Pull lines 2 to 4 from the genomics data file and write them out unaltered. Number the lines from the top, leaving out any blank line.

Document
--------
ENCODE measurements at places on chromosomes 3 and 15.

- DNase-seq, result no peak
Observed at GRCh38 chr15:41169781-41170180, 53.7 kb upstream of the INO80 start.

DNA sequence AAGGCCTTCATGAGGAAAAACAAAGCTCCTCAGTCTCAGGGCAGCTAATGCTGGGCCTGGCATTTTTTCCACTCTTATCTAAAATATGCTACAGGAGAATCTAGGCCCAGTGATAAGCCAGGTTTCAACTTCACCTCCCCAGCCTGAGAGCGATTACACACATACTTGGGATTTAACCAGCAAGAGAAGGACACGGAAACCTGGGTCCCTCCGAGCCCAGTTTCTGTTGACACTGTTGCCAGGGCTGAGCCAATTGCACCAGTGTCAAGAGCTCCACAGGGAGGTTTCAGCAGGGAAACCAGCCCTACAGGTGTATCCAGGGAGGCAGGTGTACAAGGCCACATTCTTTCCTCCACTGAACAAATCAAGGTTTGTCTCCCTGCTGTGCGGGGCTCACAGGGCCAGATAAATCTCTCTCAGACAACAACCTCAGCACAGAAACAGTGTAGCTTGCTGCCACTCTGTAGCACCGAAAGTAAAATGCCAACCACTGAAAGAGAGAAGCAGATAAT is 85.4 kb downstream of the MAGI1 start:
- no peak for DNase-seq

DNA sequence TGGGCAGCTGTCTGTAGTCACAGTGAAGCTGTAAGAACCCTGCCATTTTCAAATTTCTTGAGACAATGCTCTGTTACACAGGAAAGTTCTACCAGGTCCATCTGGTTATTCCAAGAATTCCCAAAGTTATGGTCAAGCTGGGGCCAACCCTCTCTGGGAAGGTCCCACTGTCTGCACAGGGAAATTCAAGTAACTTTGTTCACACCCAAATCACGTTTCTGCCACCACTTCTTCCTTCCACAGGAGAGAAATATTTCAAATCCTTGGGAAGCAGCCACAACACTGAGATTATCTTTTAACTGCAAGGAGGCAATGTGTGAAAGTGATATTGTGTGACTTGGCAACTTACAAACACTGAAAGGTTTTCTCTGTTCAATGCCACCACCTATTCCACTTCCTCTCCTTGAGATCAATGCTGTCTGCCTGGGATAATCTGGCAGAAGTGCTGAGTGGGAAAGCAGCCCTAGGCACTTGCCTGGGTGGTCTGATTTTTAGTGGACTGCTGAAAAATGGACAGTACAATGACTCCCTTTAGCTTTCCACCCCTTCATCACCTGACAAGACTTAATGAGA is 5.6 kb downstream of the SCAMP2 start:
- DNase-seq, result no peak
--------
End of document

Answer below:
- DNase-seq, result no peak
Observed at GRCh38 chr15:41169781-41170180, 53.7 kb upstream of the INO80 start.

DNA sequence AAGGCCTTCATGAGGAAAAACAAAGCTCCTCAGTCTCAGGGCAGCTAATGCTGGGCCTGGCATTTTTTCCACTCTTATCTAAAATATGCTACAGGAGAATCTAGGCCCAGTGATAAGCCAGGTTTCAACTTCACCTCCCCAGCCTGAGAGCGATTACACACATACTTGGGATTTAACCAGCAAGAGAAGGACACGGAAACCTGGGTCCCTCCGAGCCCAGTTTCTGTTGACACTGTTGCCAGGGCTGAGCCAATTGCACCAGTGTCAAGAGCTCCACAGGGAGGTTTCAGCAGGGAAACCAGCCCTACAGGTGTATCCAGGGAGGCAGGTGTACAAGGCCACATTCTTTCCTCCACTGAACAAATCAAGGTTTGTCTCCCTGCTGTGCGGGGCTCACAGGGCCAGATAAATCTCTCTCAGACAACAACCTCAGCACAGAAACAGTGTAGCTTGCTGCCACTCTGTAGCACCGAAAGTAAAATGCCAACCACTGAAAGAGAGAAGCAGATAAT is 85.4 kb downstream of the MAGI1 start: